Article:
Amazon is thinking about releasing a web browser, a boring-sounding project that could have massive implications. The company has sent a survey to users asking detailed questions, including which features would “convince you to download and try” a “new desktop/laptop browser from Amazon.”
“We want to understand what our customers value about current web browsers, and what they wish the browsers could do better,” Amazon wrote in the survey, first spotted by Nicholas De Leon of Consumer Reports. “By participating in this survey, you will contribute to innovations that improve browsing experiences for millions of people around the world.”
Amazon did not immediately respond to a request for comment.
The survey asked a variety of questions. Most telling was the last question: “Imagine that there is a new desktop/laptop browser from Amazon available to do. Select which of the following you would most like to know more about.” The survey went on to list topics such as privacy, syncing passwords across devices, and shopping features. I’m imagining it right now, Amazon.
You can click through the slideshow above to see more details for yourself. Users were asked to rate the importance of features including text to speech, extensions, the availability to sync data across desktop and mobile devices, and—notably—blocking third party cookies.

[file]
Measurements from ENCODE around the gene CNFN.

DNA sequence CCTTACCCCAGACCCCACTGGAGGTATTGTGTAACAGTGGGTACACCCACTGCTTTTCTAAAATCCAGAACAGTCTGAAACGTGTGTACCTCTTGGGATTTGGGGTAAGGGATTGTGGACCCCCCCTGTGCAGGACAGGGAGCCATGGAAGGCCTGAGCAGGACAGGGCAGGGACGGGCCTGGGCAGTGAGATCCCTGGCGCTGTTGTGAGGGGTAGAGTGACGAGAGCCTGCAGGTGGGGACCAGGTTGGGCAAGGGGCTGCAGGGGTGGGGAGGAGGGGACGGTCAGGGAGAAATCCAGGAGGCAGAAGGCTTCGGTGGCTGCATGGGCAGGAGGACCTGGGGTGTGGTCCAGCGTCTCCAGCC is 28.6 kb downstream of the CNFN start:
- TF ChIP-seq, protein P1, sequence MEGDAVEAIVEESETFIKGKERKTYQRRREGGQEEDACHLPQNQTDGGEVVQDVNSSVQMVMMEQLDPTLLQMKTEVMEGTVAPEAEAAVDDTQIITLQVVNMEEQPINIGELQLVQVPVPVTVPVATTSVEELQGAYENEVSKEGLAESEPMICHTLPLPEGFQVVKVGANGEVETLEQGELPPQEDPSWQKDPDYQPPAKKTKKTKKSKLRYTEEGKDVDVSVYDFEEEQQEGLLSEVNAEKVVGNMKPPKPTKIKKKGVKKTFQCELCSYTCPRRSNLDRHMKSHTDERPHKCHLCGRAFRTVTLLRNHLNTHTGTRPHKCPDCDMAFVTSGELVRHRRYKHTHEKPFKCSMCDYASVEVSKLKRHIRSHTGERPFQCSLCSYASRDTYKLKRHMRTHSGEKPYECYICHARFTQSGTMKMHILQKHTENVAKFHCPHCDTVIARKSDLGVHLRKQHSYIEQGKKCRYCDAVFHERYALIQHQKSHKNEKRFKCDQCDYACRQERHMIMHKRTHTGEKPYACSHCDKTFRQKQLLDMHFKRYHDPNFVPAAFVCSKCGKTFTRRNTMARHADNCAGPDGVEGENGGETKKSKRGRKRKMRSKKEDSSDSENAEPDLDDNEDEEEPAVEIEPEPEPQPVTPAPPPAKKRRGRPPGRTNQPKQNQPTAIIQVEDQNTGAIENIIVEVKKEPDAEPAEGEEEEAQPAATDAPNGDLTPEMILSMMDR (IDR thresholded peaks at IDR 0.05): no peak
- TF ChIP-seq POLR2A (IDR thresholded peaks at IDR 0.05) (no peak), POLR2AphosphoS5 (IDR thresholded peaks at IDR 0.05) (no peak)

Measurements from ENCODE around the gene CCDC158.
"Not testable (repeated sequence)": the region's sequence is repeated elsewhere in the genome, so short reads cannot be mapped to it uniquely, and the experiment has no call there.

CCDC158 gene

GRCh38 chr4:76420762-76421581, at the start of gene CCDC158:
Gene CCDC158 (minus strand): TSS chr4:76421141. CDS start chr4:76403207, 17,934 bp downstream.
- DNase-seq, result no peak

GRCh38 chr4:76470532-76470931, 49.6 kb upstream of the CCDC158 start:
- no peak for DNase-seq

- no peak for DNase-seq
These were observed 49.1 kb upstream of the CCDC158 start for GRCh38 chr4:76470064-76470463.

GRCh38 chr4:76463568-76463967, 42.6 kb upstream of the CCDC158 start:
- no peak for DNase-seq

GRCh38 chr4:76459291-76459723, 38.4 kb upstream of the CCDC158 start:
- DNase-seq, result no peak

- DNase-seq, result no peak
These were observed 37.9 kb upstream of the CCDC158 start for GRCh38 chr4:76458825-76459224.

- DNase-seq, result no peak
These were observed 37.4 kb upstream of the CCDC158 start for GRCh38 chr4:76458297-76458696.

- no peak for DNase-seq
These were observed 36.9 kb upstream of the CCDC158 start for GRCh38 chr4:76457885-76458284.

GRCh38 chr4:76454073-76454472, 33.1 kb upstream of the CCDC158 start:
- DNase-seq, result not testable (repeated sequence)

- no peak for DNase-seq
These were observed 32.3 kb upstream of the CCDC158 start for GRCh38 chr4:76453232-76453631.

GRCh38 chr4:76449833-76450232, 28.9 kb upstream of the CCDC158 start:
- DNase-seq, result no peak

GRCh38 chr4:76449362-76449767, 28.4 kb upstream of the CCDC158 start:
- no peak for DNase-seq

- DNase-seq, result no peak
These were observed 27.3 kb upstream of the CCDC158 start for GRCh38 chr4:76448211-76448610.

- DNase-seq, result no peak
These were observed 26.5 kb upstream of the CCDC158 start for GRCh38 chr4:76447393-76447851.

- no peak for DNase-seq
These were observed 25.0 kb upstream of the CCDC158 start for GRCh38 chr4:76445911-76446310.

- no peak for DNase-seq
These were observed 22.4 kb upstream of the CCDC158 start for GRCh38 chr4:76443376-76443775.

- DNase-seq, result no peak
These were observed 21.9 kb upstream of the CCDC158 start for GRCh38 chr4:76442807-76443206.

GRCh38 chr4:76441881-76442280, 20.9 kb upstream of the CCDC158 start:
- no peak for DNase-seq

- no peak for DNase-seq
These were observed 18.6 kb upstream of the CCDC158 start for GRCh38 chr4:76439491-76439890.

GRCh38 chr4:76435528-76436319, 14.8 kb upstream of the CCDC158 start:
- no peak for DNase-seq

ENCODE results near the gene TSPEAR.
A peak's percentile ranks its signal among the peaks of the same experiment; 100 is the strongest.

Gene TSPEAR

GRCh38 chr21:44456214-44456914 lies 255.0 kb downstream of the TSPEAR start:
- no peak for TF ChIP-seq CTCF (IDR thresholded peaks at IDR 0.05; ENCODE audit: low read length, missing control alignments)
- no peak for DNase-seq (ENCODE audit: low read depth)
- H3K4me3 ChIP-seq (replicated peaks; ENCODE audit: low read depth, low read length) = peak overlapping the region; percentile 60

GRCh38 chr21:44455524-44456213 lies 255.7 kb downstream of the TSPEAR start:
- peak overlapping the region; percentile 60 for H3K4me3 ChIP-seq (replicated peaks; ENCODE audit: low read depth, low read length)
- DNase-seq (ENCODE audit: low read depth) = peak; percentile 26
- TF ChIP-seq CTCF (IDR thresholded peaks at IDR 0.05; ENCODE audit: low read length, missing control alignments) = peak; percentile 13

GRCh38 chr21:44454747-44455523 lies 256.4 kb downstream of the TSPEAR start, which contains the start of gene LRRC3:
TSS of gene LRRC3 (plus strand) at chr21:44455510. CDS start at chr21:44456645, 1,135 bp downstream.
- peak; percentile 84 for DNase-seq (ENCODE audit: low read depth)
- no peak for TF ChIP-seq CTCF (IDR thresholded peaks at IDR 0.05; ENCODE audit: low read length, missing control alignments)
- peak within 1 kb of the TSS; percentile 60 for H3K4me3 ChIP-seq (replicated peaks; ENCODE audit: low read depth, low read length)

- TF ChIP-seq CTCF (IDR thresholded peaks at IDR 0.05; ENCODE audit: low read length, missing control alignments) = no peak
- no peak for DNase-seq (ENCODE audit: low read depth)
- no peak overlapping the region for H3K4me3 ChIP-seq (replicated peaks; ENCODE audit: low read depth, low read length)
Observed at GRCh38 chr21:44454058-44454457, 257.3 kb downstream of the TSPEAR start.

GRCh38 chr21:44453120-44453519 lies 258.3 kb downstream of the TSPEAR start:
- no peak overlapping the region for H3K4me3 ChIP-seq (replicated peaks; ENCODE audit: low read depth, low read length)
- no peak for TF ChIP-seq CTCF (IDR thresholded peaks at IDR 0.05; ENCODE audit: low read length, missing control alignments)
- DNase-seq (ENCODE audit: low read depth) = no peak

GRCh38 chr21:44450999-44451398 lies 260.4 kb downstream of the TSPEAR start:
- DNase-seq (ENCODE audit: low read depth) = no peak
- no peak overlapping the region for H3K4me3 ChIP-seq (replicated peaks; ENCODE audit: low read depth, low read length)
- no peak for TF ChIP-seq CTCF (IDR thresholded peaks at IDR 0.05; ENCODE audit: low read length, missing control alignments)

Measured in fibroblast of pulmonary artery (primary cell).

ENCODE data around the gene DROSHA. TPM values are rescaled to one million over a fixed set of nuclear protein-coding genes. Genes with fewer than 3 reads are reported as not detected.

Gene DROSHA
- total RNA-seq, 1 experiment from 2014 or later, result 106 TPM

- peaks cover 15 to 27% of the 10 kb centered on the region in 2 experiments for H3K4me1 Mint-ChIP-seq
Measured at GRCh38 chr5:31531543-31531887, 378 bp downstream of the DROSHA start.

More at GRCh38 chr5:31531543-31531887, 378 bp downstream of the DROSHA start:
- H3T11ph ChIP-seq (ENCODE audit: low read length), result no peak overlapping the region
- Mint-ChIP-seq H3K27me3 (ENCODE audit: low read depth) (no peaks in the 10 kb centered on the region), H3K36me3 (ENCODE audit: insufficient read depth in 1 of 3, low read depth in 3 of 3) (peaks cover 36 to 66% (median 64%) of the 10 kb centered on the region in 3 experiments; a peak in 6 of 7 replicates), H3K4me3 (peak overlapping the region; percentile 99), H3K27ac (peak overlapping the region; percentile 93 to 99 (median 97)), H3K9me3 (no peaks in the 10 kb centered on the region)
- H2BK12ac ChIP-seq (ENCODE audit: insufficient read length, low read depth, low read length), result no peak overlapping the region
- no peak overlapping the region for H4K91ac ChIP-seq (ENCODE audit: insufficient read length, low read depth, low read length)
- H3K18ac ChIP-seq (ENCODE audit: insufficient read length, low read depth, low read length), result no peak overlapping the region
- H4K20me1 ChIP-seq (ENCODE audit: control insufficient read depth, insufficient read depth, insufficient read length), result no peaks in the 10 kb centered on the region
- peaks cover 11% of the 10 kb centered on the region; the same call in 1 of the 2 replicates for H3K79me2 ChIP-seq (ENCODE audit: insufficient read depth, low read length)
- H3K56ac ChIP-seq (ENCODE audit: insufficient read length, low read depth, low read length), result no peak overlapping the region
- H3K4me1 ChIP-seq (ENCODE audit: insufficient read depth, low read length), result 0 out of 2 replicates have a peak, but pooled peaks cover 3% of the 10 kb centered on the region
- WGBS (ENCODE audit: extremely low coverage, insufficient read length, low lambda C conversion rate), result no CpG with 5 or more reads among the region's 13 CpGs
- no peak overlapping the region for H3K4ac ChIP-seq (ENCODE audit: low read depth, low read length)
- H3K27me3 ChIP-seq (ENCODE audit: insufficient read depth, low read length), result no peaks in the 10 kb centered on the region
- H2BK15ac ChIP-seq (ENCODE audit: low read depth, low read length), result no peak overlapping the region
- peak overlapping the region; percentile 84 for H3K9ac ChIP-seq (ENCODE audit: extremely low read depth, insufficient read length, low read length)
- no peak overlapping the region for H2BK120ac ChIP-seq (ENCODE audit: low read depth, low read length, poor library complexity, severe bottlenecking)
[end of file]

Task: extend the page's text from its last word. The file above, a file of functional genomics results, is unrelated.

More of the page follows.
Amazon seems to be seriously considering a web browser of its own, and it comes at a time when it would have an unusual impact on the advertising business. The ad industry is bracing for cataclysmic change as Google moves closer to killing third-party cookies in Chrome, the world’s most popular web browser, which would kneecap one of the primary ways businesses track consumers for ads.
Most people don’t think of Amazon as an ad company, but it’s raking in astonishing marketing revenue. Amazon’s ad business made almost $38 billion dollars in 2022, which is more than it made on Prime and all of its other subscription services combined.
Part of what makes Amazon so attractive to marketers is the fact that the company sits on a treasure trove of data about what consumers are buying and what their shopping habits are like. If Amazon could match that information with the data collection that comes from a web browser, it could tip the scales of internet advertising in favor of the retail giant.
Amazon is, at the very least, doing its homework. The survey asked what users use their browsers for, how often they run into frustration with their tabs, and how many hours a day they spend using it.
This isn’t Amazon’s first dip into the browser waters, though. Amazon did put out a web browser once, which it called Silk. First launched in 2011, Silk was meant for Amazon’s own products. The company kept working on it, and Silk last made news when it came to the Echo Show in 2018. The survey suggests, however, that Amazon may release a browser for desktops for the first time.